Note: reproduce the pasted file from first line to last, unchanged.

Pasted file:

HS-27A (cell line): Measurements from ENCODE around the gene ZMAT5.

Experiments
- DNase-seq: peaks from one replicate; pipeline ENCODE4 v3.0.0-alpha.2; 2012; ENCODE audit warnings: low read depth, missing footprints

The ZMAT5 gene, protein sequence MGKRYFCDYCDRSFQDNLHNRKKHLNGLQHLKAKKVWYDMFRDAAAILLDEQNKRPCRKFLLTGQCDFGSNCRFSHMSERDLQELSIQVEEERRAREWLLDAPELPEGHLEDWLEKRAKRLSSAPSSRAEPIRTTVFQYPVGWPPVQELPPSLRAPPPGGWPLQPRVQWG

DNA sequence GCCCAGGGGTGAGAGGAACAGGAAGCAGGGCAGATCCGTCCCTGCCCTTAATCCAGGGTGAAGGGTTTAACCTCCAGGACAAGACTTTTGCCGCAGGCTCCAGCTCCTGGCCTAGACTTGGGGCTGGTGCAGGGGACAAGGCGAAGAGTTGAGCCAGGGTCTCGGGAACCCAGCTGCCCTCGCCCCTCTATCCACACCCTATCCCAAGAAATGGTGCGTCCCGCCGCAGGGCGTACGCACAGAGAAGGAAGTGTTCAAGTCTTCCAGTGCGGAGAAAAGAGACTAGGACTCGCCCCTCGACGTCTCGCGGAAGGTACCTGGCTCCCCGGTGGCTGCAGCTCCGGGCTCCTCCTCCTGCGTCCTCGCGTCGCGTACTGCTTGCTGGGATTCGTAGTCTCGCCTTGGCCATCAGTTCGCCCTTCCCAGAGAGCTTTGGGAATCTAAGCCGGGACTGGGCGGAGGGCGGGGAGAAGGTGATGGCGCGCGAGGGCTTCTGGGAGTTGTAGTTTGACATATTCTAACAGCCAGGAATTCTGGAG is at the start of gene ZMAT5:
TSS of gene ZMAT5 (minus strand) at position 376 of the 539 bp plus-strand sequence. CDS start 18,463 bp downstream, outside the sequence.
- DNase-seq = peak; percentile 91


HS-27A (cell line): Measurements from ENCODE around the gene ZMAT5.

Experiments
- DNase-seq: peaks from one replicate; pipeline ENCODE4 v3.0.0-alpha.2; 2012; ENCODE audit warnings: low read depth, missing footprints

The ZMAT5 gene, protein sequence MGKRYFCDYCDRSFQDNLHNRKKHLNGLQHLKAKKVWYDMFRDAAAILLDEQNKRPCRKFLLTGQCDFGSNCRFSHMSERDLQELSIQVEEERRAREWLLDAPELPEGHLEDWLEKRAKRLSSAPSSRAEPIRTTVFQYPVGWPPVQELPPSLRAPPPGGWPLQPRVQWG

DNA sequence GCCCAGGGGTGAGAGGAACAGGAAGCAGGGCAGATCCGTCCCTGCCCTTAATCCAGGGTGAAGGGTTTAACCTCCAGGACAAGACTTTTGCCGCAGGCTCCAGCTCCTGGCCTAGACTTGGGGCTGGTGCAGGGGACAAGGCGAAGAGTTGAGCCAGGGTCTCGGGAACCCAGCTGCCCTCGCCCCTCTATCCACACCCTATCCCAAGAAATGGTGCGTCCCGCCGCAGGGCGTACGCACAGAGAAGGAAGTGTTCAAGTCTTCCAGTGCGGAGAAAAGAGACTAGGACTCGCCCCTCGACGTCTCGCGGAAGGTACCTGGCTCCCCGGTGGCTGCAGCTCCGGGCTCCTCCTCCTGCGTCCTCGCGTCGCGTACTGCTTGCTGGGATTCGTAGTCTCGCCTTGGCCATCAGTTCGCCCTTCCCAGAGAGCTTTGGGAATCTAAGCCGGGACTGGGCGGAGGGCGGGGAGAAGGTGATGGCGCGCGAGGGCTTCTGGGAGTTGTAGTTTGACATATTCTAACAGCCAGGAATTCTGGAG is at the start of gene ZMAT5:
TSS of gene ZMAT5 (minus strand) at position 376 of the 539 bp plus-strand sequence. CDS start 18,463 bp downstream, outside the sequence.
- DNase-seq = peak; percentile 91